Image source: Skechers.

The bulls got the better of the battle at Skechers (NYSE:SKX) last week. Shares of the footwear maker moved 18.2% higher, winning investors after insider buying and an analyst upgrade.

The week began with CEO Robert Greenberg adding to his position, snapping up another 500,000 shares between Monday and Tuesday. The roughly $11 million transaction is notable because it's his first open-market purchase of Skechers stock in 15 years.

Buckingham analyst Scott Krasik would then upgrade the stock, boosting his rating from "neutral" to "buy" and raising his price target from $21 to $31. He was encouraged by new merchandise that Skechers was previewing at a recent trade show. The updated shoe lines that were presented at the Fashion Footwear Association of New York should hit retailers by the second quarter of next year.

Krasik feels that reduced inventory levels will dovetail nicely into the new product cycle at Skechers, positioning the former market darling for a decent shot at a turnaround.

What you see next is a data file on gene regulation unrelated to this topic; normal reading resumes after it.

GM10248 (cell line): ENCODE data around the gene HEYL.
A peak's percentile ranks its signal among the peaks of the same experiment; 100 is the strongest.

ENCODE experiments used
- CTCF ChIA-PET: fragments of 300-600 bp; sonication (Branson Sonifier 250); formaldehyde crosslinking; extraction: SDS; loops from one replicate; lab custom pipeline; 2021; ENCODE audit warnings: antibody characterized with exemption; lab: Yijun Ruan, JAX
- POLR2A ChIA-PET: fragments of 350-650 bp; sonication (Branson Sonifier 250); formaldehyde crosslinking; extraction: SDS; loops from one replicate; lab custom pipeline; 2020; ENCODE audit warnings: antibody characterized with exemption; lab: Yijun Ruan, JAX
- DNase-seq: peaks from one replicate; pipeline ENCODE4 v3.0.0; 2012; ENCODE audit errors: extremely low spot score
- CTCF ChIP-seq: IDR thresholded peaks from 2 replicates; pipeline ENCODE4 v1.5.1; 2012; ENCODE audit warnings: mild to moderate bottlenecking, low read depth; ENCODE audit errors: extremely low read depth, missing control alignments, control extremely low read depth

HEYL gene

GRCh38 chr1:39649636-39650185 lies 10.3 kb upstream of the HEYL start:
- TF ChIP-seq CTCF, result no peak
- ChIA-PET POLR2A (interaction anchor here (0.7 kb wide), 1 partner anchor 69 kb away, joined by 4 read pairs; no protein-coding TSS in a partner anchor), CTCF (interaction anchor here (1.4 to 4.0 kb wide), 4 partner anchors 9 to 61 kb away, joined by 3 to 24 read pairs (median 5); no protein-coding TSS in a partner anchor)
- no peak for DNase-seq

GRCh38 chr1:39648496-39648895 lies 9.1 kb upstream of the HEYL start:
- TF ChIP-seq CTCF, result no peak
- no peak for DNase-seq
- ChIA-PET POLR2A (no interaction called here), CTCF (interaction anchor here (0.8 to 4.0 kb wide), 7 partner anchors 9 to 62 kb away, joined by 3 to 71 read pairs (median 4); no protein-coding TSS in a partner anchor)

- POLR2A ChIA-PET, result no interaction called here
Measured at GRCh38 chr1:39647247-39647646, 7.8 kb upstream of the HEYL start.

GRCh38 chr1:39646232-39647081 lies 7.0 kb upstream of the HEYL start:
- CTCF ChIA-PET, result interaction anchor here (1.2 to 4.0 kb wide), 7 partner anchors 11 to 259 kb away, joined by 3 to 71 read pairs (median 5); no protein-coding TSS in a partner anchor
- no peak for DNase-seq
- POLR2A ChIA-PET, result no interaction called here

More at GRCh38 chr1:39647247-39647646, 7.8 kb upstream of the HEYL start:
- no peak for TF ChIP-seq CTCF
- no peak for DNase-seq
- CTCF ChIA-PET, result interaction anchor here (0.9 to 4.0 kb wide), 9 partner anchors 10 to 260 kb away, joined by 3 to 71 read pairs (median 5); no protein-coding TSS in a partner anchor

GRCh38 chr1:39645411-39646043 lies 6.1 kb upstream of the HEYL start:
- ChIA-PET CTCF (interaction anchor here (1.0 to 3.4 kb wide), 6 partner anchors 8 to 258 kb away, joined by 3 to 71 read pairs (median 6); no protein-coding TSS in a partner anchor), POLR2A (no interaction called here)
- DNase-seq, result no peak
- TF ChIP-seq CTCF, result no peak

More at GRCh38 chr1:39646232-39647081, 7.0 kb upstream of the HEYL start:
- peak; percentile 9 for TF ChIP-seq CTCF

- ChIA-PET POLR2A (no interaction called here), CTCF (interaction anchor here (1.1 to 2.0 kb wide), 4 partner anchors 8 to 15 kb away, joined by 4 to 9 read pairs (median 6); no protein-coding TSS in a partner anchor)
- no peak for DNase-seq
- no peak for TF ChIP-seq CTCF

Hitting the trails

Skechers investors can use the break. The stock is trading 13% lower this year, and that's after the 18% surge last week. 

The disappointment has been warranted. Skechers has fallen short of Wall Street earnings estimates in all but one of the past five quarters. Net sales climbed 10% in its latest quarter, below its own guidance and analyst expectations. 

Things will get worse, at least fundamentally speaking. The footwear giant's guidance for the current quarter calls for a flat performance. The $710 million to $735 million that it's targeting suggests a decline of 2.3% on the low end and a gain of a mere 1.1% on the high end. This is shaping up to be Skechers' worst quarterly showing in more than four years, according to S&P Global Market Intelligence data. 

Skechers is experiencing a hit at its domestic wholesale business, weighing down the growth at its retail stores. If the new shoe lines are as brand-invigorating as Buckingham's Krasik believes, it could help improve Skechers' fate on both fronts. 

We also can't dismiss Greenberg's encouraging and substantial stock purchase. CEOs who eat their own cooking may not always get it right -- even insiders can't nail tops and bottoms of stock price swings -- but if Greenberg is making an aggressive $11 million purchase, it should be with some form of confidence that things will start to get better from here.

Skechers has been through a lot this year, and it will take a sustained rally through the balance of December to get its stock back in positive territory for 2016.